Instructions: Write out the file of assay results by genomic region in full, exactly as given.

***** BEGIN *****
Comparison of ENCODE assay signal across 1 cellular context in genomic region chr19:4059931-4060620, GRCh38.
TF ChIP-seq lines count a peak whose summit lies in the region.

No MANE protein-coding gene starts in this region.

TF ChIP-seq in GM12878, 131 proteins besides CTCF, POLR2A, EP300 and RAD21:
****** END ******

Comparison of ENCODE assay signal across 1 cellular context in genomic region chr19:4059931-4060620, GRCh38.
TF ChIP-seq lines count a peak whose summit lies in the region.

No MANE protein-coding gene starts in this region.

TF ChIP-seq in GM12878, 131 proteins besides CTCF, POLR2A, EP300 and RAD21: